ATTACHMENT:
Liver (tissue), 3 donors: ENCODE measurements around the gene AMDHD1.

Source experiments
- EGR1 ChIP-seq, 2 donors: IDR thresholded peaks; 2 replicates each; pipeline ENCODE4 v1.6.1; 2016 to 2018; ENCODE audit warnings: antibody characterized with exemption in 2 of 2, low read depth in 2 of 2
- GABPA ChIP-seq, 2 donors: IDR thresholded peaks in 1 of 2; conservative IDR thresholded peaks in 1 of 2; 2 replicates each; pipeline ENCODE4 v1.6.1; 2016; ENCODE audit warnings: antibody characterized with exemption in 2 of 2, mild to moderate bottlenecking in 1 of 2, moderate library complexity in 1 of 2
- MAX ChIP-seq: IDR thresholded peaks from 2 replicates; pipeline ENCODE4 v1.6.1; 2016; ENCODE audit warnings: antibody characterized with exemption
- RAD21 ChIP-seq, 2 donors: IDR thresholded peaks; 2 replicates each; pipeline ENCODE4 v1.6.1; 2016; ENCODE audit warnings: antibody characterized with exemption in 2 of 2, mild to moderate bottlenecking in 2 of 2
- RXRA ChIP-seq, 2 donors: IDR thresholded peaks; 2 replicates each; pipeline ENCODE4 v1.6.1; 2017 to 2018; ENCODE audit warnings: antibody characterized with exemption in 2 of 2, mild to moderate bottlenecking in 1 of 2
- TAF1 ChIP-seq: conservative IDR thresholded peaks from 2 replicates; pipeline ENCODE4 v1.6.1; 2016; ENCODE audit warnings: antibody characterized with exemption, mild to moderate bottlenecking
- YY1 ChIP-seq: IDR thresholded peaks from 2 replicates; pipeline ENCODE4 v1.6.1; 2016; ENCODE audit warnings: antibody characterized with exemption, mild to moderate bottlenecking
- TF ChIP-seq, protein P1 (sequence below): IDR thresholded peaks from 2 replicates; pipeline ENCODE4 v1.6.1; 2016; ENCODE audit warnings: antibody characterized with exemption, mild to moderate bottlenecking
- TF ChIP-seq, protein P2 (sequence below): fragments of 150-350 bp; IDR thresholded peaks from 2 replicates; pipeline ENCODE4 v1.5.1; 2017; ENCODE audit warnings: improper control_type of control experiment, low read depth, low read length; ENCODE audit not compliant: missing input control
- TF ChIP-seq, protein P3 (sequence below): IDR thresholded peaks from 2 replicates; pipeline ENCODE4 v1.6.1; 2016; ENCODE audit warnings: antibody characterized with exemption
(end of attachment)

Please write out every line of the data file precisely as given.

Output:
Liver (tissue), 3 donors: ENCODE measurements around the gene AMDHD1.

Source experiments
- EGR1 ChIP-seq, 2 donors: IDR thresholded peaks; 2 replicates each; pipeline ENCODE4 v1.6.1; 2016 to 2018; ENCODE audit warnings: antibody characterized with exemption in 2 of 2, low read depth in 2 of 2
- GABPA ChIP-seq, 2 donors: IDR thresholded peaks in 1 of 2; conservative IDR thresholded peaks in 1 of 2; 2 replicates each; pipeline ENCODE4 v1.6.1; 2016; ENCODE audit warnings: antibody characterized with exemption in 2 of 2, mild to moderate bottlenecking in 1 of 2, moderate library complexity in 1 of 2
- MAX ChIP-seq: IDR thresholded peaks from 2 replicates; pipeline ENCODE4 v1.6.1; 2016; ENCODE audit warnings: antibody characterized with exemption
- RAD21 ChIP-seq, 2 donors: IDR thresholded peaks; 2 replicates each; pipeline ENCODE4 v1.6.1; 2016; ENCODE audit warnings: antibody characterized with exemption in 2 of 2, mild to moderate bottlenecking in 2 of 2
- RXRA ChIP-seq, 2 donors: IDR thresholded peaks; 2 replicates each; pipeline ENCODE4 v1.6.1; 2017 to 2018; ENCODE audit warnings: antibody characterized with exemption in 2 of 2, mild to moderate bottlenecking in 1 of 2
- TAF1 ChIP-seq: conservative IDR thresholded peaks from 2 replicates; pipeline ENCODE4 v1.6.1; 2016; ENCODE audit warnings: antibody characterized with exemption, mild to moderate bottlenecking
- YY1 ChIP-seq: IDR thresholded peaks from 2 replicates; pipeline ENCODE4 v1.6.1; 2016; ENCODE audit warnings: antibody characterized with exemption, mild to moderate bottlenecking
- TF ChIP-seq, protein P1 (sequence below): IDR thresholded peaks from 2 replicates; pipeline ENCODE4 v1.6.1; 2016; ENCODE audit warnings: antibody characterized with exemption, mild to moderate bottlenecking
- TF ChIP-seq, protein P2 (sequence below): fragments of 150-350 bp; IDR thresholded peaks from 2 replicates; pipeline ENCODE4 v1.5.1; 2017; ENCODE audit warnings: improper control_type of control experiment, low read depth, low read length; ENCODE audit not compliant: missing input control
- TF ChIP-seq, protein P3 (sequence below): IDR thresholded peaks from 2 replicates; pipeline ENCODE4 v1.6.1; 2016; ENCODE audit warnings: antibody characterized with exemption